Facebook is the most-used social networking site, with more than half of the U.S. population projected to use Facebook at least once a month in 2016 (Source: emarketer.com). With Facebook so dominant in our online and social lives, what role does it play in communicating a death? Why do 88% of people still want to place a print newspaper obituary for a loved one? How do the traditional strongholds and new social spheres interact and relate?
Facebook and social platforms overall are growing in importance and have a unique role to play, but, surprisingly, most of that role today is amplifying and reinforcing the traditional online obituary rather than replacing it. In a consumer survey of over 1,000 respondents, 66% said they were either extremely likely or very likely to post a free obituary online on a place like Facebook in addition to the newspaper obituary (Cint Survey audience of 1,000 respondents). These trends show it is important to integrate with social networking sites to serve our users in the best way possible.
When we introduced our Next Generation Obituary (NGO) with prominently displayed social sharing buttons, we saw social sharing increase by 67% compared to our classic platform [Read more about NGO]. And a sample group of affiliates saw a 24% increase in social traffic year-over-year when they upgraded to NGO in the second quarter of 2016 from the classic platform. You would think this meant they were sharing to Facebook all the time, but in fact, email was the most popular obit-sharing tool.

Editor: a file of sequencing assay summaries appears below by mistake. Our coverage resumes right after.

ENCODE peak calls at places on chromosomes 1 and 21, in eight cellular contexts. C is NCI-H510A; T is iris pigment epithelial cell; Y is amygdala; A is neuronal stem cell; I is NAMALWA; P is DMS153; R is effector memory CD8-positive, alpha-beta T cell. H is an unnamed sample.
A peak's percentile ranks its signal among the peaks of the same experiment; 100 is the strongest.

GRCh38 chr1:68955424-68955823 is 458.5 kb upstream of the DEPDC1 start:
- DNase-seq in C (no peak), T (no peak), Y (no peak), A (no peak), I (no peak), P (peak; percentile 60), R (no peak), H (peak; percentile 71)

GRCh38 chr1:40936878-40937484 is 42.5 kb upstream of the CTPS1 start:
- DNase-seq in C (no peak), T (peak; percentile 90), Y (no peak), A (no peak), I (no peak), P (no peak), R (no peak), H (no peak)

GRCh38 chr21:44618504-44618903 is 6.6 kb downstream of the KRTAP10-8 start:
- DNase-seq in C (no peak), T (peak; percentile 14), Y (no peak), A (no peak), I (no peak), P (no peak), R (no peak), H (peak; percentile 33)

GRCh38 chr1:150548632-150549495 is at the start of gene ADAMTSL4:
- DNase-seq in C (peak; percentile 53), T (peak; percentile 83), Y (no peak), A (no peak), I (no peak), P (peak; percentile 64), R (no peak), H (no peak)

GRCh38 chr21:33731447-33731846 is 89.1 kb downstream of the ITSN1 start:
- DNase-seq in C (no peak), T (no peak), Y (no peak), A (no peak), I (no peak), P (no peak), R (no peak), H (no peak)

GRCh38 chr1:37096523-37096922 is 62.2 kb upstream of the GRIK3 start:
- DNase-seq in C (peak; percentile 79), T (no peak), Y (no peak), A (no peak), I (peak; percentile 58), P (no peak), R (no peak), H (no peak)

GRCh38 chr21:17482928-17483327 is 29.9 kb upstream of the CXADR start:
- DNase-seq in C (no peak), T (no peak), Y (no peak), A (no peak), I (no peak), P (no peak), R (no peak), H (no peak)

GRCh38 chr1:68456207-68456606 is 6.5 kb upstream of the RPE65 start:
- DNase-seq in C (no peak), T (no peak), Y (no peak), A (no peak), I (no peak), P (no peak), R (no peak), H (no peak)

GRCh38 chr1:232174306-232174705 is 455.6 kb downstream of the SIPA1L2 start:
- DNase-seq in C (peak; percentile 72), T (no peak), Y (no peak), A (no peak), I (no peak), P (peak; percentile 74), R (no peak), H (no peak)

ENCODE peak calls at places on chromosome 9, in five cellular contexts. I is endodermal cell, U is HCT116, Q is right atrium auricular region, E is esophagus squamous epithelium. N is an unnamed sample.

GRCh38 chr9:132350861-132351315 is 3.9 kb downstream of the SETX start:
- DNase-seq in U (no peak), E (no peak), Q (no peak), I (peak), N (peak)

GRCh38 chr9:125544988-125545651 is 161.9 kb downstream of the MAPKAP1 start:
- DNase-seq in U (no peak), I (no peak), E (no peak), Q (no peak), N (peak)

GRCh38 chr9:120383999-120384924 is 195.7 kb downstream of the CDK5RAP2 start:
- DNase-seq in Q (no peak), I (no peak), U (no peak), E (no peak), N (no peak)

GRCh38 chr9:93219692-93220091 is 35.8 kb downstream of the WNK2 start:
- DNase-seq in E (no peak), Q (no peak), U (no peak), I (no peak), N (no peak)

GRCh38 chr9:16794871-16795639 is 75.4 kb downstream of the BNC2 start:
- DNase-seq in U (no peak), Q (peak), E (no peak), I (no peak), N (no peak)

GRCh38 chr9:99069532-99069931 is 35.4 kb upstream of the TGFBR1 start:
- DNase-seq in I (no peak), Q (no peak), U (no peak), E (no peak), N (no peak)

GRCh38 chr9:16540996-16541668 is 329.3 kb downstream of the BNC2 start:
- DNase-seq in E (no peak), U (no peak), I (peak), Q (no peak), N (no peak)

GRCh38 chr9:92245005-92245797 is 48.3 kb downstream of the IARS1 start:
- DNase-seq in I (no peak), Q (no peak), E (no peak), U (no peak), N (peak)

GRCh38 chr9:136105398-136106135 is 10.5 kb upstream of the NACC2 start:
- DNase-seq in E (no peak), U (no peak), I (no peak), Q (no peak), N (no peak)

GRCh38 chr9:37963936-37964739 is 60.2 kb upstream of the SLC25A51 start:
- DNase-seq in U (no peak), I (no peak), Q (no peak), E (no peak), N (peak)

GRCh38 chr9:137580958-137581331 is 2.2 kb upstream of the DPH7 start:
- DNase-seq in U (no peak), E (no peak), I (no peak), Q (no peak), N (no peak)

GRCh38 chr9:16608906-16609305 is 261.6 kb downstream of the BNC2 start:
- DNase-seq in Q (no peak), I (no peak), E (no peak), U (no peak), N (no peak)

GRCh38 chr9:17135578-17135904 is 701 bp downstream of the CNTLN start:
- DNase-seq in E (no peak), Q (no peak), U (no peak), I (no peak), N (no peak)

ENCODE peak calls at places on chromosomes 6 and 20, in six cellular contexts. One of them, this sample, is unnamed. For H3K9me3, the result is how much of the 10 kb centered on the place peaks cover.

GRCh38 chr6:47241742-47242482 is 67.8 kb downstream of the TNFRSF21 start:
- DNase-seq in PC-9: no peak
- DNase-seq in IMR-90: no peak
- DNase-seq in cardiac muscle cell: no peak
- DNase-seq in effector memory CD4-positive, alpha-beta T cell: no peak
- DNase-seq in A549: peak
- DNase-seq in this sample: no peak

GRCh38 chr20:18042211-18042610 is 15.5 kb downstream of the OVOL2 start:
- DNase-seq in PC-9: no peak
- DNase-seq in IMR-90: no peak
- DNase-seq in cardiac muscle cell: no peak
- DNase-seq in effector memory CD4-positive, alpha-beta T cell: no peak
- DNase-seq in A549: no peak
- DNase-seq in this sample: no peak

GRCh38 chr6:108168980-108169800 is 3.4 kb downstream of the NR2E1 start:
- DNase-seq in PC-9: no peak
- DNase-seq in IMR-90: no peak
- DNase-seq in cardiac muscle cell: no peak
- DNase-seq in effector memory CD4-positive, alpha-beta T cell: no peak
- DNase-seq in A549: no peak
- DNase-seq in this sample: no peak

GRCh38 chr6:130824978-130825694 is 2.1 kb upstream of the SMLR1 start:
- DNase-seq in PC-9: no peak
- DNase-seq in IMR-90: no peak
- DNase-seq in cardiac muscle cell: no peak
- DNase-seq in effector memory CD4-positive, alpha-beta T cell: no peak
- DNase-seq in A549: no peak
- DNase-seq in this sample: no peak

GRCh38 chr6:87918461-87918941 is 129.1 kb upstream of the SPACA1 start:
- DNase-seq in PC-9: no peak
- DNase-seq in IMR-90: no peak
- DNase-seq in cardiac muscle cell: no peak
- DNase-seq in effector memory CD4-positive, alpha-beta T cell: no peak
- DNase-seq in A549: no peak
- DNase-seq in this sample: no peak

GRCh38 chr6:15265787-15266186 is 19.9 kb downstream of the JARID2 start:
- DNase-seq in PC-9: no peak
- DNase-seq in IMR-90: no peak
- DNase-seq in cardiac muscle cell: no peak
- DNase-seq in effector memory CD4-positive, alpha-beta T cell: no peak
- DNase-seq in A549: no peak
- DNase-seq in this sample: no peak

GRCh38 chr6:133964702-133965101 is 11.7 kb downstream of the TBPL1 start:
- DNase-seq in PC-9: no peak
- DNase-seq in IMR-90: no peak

One important thing to remember when considering how Facebook fits into the online obituary landscape is the emotional place that Facebook currently occupies. In general, Facebook (and other social media sites) is a place where we curate our lives as we want people to see the “best” us, not necessarily as we are. There is a social currency we use within our social networks. No one wants always to be the “sad friend.” We don’t “Like” death, and, even with the additional reaction buttons Facebook offers, it can be an awkward place to grieve.
When we built our “social network,” we set out specifically to provide a safe place to grieve and be open about our sadness. People recognized and appreciated that unique space, with 92% of consumers saying that a moderated Guest Book is valuable (SurveyMonkey Survey audience of 1,000 participants). In a world where internet trolling runs rampant, it’s comforting to have a haven that is screened diligently for appropriateness. Blocking out expletives is child’s play; we also screen out things such as hateful comments written in codes and omit embarrassing situations – like uncovering a mistress of the deceased – keeping these issues at bay while the family mourns in peace. This level of specialization is only possible with a staff entirely dedicated to these delicate situations. Where traditional social networks specialize in creating more news and often heightening awareness of the most salacious version of reality, the mourning state often demands the opposite.
In terms of online obituaries, social networks work exceptionally well when the family has chosen a public role by virtue of the obituary message. Families may use an obituary to warn people of the dangers of drug use, or just to share an entertaining or extremely meaningful portrait of the deceased. When the desire of the family to share widely is combined with the strength of the online newspaper obituary discoverability, the obituary gains the power to be consumed widely – and even reach millions of readers.
When the goal is to gain the largest audience and best serve your users, you want to be Facebook friendly and help your families tell the most compelling stories of their loved ones while providing them with a safe space to share stories and condolences. Facebook should not stand on its own in the world of online obits; the social networking site works best when it is used as a tool to extend the reach of the obituary that was thoughtfully crafted to share a life story.